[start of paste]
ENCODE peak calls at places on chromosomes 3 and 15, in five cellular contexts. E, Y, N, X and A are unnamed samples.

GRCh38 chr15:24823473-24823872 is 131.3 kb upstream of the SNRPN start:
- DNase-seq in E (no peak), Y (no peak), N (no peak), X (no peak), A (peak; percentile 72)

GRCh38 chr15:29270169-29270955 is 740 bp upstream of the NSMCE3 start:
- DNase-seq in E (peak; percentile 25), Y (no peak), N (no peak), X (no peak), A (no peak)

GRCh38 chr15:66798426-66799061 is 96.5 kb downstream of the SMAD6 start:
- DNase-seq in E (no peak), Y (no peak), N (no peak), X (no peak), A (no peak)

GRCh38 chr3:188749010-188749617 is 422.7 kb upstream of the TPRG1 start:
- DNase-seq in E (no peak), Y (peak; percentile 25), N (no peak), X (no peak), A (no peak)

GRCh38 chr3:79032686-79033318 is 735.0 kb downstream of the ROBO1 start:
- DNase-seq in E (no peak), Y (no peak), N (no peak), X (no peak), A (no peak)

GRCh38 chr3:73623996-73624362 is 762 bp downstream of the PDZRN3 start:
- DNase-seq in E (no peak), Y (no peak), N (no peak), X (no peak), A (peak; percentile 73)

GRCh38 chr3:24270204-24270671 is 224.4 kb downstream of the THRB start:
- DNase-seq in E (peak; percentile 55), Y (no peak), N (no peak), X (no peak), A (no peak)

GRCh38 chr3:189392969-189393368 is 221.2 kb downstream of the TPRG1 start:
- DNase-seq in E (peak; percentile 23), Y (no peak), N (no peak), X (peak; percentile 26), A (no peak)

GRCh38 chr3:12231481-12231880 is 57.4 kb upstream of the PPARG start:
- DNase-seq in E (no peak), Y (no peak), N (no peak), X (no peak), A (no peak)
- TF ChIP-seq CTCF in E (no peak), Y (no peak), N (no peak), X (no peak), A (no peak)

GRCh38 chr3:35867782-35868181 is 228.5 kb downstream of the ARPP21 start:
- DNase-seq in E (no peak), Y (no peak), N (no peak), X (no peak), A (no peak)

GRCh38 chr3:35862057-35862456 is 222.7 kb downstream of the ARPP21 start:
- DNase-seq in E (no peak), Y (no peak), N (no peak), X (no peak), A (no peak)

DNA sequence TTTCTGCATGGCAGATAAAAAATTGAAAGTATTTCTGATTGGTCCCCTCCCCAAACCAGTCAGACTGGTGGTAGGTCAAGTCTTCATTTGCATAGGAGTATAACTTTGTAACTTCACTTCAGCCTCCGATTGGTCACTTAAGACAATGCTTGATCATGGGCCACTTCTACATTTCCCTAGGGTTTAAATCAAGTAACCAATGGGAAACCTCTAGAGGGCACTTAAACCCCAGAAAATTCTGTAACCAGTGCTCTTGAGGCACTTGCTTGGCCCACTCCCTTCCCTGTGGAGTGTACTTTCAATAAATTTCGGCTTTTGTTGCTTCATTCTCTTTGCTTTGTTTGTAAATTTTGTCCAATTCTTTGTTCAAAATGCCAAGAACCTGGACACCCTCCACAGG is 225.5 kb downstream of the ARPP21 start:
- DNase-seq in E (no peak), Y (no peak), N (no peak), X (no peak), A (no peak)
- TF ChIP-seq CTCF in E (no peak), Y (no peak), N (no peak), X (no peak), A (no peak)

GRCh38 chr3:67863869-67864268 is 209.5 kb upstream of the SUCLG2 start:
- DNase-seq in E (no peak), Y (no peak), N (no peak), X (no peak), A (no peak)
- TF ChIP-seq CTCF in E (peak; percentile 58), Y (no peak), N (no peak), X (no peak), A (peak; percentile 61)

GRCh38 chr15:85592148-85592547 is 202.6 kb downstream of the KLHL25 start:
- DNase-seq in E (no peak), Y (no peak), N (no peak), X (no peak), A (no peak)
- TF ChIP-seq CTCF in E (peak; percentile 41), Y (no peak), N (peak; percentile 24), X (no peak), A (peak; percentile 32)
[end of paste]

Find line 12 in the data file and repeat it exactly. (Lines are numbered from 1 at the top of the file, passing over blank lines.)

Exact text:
GRCh38 chr3:73623996-73624362 is 762 bp downstream of the PDZRN3 start: